iPod Touch – a great tool! Part 1

Twenty-first century classroom experiences are considerably different from the classroom that I experienced growing up. As I meet with teachers and students, it is not uncommon to discover that Web 1.0 and 2.0 technologies are being utilized routinely… many students are participating in webquests, sharing ideas in blogs, and presenting their projects in Prezis and PowerPoints. With its endorsement of STEM education, the Obama administration has created a venue for many districts to receive funds of support because many state and national organizations are setting aside funds to enable districts to provide classroom teachers access to technology such as interactive whiteboards (Smartboards), mobile laptop stations, class sets of mobile iPod Touches and iPads.  As digital media is being embraced in classrooms, teachers are discovering that they no longer have to wait in line for the computer lab, nor do they have to sign out the overhead projector from the library. Rather, the exciting dilemma is slowly becoming – I have access to this powerful tool for teaching and learning, how can I leverage it so it will be a valuable and effective tool that is embedded in a constructivist lesson? Research is beginning to be more abundant when teachers are looking for ways to effectively utilize these tools. Banister (2010) has provided a great springboard of ideas for using the iPod Touch in k12 education. Let me briefly describe a few of her suggestions.

  • Classroom media: Photos, Music, Movies, YouTube (TeacherTube)   The iPod Touch offers opportunities to capture field trip experiences with its camera, access resources when they are needed (“just-in-time”) using pre-programmed data, as well as utilize podcasts, audio books, or video clips if there is wireless internet.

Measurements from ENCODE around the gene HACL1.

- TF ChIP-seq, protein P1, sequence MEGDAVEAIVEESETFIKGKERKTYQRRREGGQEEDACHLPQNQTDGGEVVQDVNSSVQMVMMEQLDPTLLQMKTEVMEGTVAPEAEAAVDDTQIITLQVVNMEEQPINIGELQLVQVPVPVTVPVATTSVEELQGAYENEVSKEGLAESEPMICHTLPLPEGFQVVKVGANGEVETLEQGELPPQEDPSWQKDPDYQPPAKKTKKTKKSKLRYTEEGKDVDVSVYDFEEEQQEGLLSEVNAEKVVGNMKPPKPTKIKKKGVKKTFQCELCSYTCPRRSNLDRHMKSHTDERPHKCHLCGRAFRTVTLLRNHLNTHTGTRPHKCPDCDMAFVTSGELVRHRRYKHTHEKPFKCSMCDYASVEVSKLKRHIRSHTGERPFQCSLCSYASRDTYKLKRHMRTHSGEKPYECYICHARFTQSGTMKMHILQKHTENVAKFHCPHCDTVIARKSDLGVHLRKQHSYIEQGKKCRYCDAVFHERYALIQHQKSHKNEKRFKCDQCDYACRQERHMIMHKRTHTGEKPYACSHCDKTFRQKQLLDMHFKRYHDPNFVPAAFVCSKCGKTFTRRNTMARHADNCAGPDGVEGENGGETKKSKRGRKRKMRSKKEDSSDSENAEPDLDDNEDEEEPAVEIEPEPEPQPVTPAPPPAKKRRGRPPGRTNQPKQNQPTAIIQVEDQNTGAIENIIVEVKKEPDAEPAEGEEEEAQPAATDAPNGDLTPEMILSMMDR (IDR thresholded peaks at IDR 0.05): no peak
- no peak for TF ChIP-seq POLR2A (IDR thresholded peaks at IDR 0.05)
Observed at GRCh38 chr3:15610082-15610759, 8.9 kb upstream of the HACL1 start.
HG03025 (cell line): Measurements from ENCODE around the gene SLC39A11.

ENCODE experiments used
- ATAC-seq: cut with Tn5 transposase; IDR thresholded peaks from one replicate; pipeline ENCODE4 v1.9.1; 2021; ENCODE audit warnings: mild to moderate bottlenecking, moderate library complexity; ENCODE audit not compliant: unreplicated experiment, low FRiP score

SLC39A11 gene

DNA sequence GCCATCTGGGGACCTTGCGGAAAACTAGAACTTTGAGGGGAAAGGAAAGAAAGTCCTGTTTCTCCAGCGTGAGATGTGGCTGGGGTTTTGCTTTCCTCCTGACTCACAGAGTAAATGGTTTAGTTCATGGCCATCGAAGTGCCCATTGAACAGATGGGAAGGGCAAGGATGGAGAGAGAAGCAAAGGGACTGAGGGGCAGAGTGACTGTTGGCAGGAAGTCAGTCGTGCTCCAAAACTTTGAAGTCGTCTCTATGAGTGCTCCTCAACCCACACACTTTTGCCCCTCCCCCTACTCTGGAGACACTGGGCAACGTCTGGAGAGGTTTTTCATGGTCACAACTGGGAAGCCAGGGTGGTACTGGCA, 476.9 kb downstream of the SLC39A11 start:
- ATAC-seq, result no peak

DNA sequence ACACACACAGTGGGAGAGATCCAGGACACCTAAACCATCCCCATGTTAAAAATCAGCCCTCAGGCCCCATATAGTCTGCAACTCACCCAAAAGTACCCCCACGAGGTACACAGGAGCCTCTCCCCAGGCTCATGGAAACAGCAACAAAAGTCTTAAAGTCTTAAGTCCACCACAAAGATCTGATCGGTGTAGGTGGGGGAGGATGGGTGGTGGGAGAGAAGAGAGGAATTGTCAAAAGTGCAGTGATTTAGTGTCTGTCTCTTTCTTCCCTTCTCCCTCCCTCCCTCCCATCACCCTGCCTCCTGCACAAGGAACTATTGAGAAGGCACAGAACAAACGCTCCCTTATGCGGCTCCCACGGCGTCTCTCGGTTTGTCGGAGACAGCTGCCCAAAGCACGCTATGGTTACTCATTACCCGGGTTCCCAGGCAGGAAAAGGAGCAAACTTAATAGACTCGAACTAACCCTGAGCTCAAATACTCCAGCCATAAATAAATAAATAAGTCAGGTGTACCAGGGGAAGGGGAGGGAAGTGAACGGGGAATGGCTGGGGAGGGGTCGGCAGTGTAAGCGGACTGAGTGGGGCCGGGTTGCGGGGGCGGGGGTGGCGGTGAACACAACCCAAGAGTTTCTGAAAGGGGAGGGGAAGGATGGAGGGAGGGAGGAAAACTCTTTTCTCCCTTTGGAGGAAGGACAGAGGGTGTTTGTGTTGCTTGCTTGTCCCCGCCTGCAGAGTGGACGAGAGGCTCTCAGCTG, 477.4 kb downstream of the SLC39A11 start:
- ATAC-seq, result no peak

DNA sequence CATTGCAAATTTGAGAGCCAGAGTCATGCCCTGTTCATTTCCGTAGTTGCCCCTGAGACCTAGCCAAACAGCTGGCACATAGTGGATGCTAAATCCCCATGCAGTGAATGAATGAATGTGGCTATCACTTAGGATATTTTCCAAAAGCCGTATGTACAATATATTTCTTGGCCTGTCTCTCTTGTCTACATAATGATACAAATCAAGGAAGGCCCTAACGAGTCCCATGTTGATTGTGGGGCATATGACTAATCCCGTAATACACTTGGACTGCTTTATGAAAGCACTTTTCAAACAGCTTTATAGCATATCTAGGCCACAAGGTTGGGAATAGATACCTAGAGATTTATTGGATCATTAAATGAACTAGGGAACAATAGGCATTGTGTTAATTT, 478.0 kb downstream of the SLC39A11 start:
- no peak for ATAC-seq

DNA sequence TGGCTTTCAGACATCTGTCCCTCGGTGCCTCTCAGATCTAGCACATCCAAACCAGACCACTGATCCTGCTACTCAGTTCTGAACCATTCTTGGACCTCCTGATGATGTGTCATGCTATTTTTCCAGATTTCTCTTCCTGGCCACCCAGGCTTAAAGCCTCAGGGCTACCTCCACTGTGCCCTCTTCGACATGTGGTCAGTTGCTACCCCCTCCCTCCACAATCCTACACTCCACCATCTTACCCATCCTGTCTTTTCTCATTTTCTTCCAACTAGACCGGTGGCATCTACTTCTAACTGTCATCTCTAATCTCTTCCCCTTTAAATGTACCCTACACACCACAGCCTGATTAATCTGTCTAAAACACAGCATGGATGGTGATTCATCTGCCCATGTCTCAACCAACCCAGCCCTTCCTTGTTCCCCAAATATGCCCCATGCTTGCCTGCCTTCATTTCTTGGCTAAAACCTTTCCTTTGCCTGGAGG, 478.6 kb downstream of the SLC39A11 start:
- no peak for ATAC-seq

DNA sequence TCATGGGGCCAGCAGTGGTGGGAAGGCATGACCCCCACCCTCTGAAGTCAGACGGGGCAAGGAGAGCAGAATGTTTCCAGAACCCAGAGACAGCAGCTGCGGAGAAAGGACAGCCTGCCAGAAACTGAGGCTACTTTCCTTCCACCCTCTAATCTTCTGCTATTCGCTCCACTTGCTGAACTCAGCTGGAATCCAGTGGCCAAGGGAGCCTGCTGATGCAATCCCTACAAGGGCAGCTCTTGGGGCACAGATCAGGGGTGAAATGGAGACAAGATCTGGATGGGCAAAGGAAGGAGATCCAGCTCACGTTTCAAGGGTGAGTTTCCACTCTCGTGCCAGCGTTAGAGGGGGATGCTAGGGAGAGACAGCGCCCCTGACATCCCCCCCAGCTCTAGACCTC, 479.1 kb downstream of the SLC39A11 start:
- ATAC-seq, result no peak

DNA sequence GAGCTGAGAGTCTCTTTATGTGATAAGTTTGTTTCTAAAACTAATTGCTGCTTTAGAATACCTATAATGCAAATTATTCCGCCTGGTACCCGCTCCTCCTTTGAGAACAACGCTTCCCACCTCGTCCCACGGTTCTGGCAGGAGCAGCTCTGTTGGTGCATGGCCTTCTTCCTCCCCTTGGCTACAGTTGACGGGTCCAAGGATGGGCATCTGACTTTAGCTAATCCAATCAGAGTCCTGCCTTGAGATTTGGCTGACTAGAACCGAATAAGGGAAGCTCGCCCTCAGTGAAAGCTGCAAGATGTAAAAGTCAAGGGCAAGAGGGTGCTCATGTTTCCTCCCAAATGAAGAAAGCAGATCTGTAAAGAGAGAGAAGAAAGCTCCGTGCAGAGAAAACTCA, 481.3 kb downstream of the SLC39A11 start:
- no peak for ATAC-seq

• Multiple Application Tools: Notes, Clock, Calculator, Maps    The iPod
    iPod touch - a computer in the palm of your hand.

    There are dozens of useful apps to support classroom learning.

    Touch features applications that can be added to the “digital toolkit” that make it possible to carry a single device rather than several. Students can take notes using the Notes App, do quick calculations using the Calculator App, set the timer when practicing their presentation or doing drills using the Clock App, or zoom into locations all over the world to view buildings, street layouts, traffic patterns, and more with the Maps App.  Once teachers get used to using this device and it plethora of pre-made educational Apps, they, too, will be asking, “Is there an App for that?”

  • The Internet in your pocket!   The Safari browser App expands the use of the iPod Touch for classroom purposes. With wireless connection, teachers and students have access to most web content, although some media files with flash may not be available. Students even have the potential to have multiple pages open on their device.  A benefit to research on the iPod Touch is that students cannot simply cut and paste into a Word doc. Additionally, it is possible, that due to space constraints, students may find it easier to paraphrase and consolidate the information on the iPod Touch into their own words.

Click here for part 2…

 Image Credit

iPod touch image adapted from photo by Steve Rhodes (CC BY-NC-SA 2.0).


2 Comments to “iPod Touch – a great tool! Part 1”

  1. By Kat in the Hat, May 20, 2012 @ 5:18 pm

    I just read and viewed an awesome blog about the advantages of the ipod that I will reflect on later. But I thought I would post the link so that you can read and experience this great blog for yourself!!


  • iPod Touch, part 2 | Katz and the Hatz — May 19, 2012 @ 9:17 am

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